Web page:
Hogan returned in late July from this Elysian situation to a country groaning after months of pandemic restrictions and a people with little tolerance for politicians who gave the appearance of thinking the rules did not apply to them. In an iconoclastic age where ordinariness is a virtue in politicians and there is no greater crime that being “out of touch”, Hogan could not have hit a more raw nerve if he tried.
But the politics of Ireland now are different to those Hogan left in 2014 in other ways. The clubby Oireachtas dominated by Fianna Fáil and Fine Gael, who could disagree during the day but all go and play golf together at the end of it, is gone forever. It has been replaced by a radically different parliament – more divided, more combative, more partisan and less collegiate – where the old frenemies have to cling to one another to retain power. There were no Sinn Féin TDs at the golf dinner, that's for sure. Here is Hogan's tragedy: he was operating according to the rules of the old world; a world that is gone.
For a career that ascended to the heights of European politics, Hogan’s rise was steady rather than spectacular. He became councillor on the death of his father in 1982, a senator in 1987 and a TD in 1989.
In a looser, boozier political culture, he was part of a bunch of Fine Gael TDs – including Enda Kenny, Michael Lowry and others – who often drank in Dessie Hynes' pub on Upper Baggot Street and sometimes found themselves in Joy's nightclub up the road, a haunt of night owls, journalists, the odd gregarious lawyer and other creatures of metropolitan nightlife.
By the mid-1990s Fine Gael was in government and Hogan was minister of state in the Department of Finance, a man on the up. But then came a stumble: an aide sent out details of the budget hours before they were officially issued and he was forced to resign.
Few doubted they would see him in ministerial office again. But the age of Bertie Ahern was dawning, and it would be 14 years before Fine Gael returned to power.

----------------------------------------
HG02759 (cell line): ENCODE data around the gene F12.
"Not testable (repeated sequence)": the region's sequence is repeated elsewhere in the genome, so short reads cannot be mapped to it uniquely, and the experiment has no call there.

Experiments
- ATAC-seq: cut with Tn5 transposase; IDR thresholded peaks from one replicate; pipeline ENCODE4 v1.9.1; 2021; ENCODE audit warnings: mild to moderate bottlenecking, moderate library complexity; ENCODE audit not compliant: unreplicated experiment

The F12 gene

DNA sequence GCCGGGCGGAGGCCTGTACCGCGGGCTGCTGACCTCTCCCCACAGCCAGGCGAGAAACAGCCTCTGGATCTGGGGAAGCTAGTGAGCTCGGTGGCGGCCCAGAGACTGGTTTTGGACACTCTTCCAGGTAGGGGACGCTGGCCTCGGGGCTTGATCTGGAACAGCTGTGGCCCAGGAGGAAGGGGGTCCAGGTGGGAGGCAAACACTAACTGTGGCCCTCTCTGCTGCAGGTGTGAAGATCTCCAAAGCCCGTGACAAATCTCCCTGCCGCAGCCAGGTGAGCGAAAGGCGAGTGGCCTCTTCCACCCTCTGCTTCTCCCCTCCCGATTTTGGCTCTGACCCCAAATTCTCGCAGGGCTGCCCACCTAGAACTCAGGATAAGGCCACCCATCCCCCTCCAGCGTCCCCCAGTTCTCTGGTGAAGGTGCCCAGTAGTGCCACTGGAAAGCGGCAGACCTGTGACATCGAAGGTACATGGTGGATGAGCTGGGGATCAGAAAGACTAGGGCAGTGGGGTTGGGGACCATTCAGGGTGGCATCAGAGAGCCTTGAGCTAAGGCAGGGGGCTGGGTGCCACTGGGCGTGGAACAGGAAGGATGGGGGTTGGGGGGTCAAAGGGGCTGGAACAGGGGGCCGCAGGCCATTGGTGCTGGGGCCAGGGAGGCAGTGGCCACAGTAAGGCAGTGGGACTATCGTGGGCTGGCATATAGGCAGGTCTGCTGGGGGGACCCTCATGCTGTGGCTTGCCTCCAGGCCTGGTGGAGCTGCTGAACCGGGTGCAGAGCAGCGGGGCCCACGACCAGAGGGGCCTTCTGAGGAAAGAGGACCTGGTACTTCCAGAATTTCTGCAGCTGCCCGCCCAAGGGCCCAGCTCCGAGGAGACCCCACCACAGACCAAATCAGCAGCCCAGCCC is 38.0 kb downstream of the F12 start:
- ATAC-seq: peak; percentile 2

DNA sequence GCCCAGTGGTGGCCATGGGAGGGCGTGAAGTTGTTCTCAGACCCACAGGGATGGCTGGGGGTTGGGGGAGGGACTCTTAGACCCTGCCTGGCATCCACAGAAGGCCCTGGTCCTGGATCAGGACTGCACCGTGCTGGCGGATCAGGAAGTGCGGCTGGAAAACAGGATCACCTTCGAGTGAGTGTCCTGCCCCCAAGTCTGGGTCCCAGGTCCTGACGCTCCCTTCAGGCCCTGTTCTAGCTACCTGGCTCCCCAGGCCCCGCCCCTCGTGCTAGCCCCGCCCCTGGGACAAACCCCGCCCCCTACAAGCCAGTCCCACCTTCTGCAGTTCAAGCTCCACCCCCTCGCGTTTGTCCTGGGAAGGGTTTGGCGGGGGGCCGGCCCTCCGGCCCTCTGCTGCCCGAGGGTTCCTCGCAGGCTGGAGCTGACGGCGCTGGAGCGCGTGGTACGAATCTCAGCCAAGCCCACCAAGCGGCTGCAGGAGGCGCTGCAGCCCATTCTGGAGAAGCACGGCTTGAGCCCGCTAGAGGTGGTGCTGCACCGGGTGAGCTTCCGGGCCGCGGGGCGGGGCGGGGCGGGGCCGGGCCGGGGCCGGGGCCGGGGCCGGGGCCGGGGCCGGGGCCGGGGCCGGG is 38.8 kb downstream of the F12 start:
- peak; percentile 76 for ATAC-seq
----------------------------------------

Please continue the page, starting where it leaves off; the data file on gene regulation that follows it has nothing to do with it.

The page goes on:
By then, Hogan was a big beast of the party, and a close ally of Kenny’s. He was party chairman for several years, and a key fundraiser – a fact that would be examined by the Moriarty tribunal when businessman Denis O’Brien’s donations to Fine Gael aroused its interest. Hogan was not a central focus of the tribunal’s inquiries by any means, but he was on the fringes of some of them.
He had even been a candidate for the leadership of the party after the electoral meltdown of 2002, when Kenny came though a crowded, if hardly stellar, field. Few thought Hogan could be leader; a keen political brain, sure; but too abrasive; more a backroom dealmaker than a front of house guy.
But if he wasn’t going to be leader, he showed that every leader needs a “Big Phil”. Hogan’s reputation as Kenny’s bruiser was cemented by his management of the defence against Richard Bruton’s leadership heave in 2010. Hogan – in London for a Fine Gael golf fundraiser – had the defence marshalled before the heave had even properly begun, contacting TDs and ensuring they would remain loyal to Kenny.
He used a mixture of threats and promises to keep Kenny’s support tight and prevent the “cappuccino plotters” from gaining momentum. When the votes were counted, Kenny was the victor by a still undisclosed margin. Hogan’s status in the inevitable Fine Gael administration was cemented.
In the following election, he demonstrated a more subtle political touch than that required during the bare-knuckle fight of the heave against Kenny, appealing to “decent Fianna Fáil people” to “lend” their votes for Fine Gael.
With Hogan as director of elections, Fine Gael won 76 seats, its best result ever and within a handful of seats of an overall majority. Hogan became minister for the environment.
Even within his own party, he was feared, loathed, loved and admired, often all at the same time. Like other ministers, he embarked on a round of budget cuts and other austerity measures. By the time he introduced water charges, though, public tolerance after six years of cuts and higher taxes was all but exhausted. There were huge protests, and the fact that the contract for installing the water meters had been won by a company owned by O'Brien gave things an added edge. Coalition partner Labour – spooked and correctly so – insisted on a pause. It was Hogan's cue to leave. To Brussels, then, as agriculture commissioner.
He soon became a significant player in European circles, admired for his political nous and his on-the-ground understanding of the mechanics of the Common Agricultural Policy. He saw through reforms of the policy and concluded the Mercosaur trade deal with a group of South American countries. His promotion to the trade portfolio was testament to his standing as a heavyweight in Brussels. His departure represents a significant diminishing of Ireland's clout in Europe – but it also leaves the commission with a big hole to fill. The fall of Big Phil will reverberate for some time to come.